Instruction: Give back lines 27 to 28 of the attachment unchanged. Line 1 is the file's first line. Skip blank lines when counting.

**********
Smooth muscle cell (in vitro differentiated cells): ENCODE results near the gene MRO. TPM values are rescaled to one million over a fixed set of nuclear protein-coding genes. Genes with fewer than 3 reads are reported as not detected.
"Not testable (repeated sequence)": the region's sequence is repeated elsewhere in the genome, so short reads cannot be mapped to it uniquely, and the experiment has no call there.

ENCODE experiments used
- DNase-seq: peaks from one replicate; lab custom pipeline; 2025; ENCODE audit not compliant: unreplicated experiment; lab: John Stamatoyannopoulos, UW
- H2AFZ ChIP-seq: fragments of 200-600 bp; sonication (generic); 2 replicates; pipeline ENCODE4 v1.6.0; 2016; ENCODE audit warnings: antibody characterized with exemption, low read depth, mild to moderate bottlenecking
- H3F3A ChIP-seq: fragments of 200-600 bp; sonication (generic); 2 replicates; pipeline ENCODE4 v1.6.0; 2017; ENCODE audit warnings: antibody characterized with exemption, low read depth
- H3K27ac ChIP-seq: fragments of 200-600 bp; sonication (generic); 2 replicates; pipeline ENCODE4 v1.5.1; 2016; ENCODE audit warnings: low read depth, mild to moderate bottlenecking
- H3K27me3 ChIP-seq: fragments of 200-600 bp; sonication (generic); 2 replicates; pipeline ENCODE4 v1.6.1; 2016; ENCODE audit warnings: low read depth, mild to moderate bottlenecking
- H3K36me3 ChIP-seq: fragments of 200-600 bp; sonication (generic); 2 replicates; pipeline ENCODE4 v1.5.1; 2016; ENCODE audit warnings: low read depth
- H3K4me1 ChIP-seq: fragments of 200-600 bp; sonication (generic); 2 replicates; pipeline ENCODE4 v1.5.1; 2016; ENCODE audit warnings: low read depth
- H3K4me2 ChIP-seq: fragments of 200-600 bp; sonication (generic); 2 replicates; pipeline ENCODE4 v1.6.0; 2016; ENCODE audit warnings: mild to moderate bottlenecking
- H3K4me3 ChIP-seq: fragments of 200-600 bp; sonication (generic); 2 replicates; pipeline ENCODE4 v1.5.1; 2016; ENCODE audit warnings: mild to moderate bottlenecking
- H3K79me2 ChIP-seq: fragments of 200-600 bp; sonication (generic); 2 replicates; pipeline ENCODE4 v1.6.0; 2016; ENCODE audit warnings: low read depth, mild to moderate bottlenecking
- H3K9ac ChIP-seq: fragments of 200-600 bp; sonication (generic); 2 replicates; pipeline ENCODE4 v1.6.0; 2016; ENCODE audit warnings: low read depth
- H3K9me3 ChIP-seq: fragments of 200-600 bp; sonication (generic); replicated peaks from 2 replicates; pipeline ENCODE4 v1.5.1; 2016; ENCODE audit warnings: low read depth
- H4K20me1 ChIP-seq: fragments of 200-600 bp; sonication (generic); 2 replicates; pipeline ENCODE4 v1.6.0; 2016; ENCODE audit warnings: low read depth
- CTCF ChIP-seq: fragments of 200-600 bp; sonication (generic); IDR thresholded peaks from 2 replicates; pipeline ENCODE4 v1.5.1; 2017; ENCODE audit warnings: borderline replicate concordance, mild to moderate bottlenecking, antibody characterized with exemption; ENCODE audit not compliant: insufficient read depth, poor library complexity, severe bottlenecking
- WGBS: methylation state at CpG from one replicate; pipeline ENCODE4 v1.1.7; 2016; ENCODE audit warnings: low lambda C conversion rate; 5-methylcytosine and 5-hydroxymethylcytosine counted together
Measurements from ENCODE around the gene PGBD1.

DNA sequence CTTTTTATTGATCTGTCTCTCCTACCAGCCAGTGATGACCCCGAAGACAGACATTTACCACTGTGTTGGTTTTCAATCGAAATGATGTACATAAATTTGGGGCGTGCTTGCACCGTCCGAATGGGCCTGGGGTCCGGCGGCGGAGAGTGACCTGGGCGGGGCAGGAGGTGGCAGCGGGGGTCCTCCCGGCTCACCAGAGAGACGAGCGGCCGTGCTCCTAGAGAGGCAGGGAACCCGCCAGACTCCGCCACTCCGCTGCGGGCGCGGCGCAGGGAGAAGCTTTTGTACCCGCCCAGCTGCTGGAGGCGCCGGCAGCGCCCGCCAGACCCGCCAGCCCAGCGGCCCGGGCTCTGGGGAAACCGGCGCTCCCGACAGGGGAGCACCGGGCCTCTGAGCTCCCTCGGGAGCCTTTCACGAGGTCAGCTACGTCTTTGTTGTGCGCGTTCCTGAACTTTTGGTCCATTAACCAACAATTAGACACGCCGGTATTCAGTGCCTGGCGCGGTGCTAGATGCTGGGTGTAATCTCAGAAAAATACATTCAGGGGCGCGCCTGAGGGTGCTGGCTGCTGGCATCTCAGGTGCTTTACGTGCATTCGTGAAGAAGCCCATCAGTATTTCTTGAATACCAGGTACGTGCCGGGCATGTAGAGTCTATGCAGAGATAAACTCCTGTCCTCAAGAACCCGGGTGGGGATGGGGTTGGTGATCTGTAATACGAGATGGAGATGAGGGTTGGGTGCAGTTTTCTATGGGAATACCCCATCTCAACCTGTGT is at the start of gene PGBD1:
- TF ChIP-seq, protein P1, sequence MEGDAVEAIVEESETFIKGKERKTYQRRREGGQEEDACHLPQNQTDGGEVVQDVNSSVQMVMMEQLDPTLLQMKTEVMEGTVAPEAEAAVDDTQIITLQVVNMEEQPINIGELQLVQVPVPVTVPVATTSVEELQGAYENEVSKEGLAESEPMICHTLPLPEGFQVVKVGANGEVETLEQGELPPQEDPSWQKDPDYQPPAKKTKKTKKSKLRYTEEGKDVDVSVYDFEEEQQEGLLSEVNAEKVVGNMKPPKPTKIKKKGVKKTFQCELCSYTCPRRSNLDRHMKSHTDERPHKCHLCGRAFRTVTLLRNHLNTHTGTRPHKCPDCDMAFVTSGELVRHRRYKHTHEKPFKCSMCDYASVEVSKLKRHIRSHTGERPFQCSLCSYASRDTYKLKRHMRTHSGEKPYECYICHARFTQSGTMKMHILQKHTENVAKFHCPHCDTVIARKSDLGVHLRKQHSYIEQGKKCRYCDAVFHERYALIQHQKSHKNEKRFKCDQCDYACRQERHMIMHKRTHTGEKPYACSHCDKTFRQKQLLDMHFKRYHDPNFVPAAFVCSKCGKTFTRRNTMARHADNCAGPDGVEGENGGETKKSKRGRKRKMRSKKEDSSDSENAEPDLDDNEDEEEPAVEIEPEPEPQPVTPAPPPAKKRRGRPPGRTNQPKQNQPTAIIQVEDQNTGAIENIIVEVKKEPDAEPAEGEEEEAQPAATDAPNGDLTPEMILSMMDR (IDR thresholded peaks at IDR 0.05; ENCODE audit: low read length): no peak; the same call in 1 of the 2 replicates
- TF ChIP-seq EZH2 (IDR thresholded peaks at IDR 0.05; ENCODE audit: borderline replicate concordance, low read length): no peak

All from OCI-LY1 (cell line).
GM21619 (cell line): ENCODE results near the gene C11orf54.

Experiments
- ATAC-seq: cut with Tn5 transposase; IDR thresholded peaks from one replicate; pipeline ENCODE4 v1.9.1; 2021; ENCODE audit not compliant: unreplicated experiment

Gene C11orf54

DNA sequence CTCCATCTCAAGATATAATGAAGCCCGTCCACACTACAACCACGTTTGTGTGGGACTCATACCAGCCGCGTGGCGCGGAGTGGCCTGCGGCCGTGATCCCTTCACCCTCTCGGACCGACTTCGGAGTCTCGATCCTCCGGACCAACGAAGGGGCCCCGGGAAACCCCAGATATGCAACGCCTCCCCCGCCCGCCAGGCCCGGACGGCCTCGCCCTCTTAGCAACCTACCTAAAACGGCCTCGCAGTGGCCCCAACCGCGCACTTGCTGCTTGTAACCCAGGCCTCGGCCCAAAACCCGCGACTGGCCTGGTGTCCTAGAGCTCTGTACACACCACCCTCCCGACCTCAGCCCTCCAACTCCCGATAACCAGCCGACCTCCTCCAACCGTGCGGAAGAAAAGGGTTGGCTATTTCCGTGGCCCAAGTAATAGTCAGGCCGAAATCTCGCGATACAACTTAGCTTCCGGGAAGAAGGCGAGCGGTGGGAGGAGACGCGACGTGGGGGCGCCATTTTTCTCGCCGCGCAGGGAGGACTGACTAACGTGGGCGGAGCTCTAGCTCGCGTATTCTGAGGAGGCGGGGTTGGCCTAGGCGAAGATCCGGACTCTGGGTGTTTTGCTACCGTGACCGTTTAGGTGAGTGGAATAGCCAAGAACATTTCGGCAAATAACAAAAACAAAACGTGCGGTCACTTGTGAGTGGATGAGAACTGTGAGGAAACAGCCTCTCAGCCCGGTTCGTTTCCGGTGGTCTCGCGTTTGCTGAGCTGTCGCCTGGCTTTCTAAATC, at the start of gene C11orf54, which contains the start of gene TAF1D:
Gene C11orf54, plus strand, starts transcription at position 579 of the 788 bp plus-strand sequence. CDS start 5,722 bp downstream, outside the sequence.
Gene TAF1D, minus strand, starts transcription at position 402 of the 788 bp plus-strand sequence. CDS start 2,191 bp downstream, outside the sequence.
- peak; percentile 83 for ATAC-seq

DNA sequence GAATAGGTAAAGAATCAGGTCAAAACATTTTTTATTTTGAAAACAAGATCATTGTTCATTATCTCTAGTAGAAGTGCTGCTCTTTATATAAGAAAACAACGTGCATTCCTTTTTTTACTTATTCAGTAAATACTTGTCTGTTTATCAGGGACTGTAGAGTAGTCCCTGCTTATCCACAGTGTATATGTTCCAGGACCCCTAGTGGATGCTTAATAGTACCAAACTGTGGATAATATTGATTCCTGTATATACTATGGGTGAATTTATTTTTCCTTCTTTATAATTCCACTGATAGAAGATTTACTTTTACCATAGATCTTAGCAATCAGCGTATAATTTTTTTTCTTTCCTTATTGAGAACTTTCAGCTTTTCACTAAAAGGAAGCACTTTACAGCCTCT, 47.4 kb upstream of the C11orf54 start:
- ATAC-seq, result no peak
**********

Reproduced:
Gene C11orf54

DNA sequence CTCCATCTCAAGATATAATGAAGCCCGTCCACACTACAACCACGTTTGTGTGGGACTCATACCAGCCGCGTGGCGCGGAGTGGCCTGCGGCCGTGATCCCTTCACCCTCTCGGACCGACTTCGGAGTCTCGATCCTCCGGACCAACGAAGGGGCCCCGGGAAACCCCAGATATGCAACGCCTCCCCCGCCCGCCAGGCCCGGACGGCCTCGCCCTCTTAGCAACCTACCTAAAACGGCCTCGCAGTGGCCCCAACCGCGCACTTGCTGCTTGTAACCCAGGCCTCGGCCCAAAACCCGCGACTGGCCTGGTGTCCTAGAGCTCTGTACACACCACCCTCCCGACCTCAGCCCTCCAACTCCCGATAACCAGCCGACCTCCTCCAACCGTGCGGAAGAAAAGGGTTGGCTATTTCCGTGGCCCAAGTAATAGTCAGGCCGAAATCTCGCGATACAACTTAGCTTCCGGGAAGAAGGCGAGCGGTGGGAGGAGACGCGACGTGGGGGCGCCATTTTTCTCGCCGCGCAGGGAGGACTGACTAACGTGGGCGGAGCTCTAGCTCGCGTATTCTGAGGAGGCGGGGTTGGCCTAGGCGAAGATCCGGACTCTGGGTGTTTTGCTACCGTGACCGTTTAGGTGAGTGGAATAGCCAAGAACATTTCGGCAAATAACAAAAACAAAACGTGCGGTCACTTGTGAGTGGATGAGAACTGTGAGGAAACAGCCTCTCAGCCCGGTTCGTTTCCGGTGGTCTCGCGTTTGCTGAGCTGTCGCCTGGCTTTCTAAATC, at the start of gene C11orf54, which contains the start of gene TAF1D: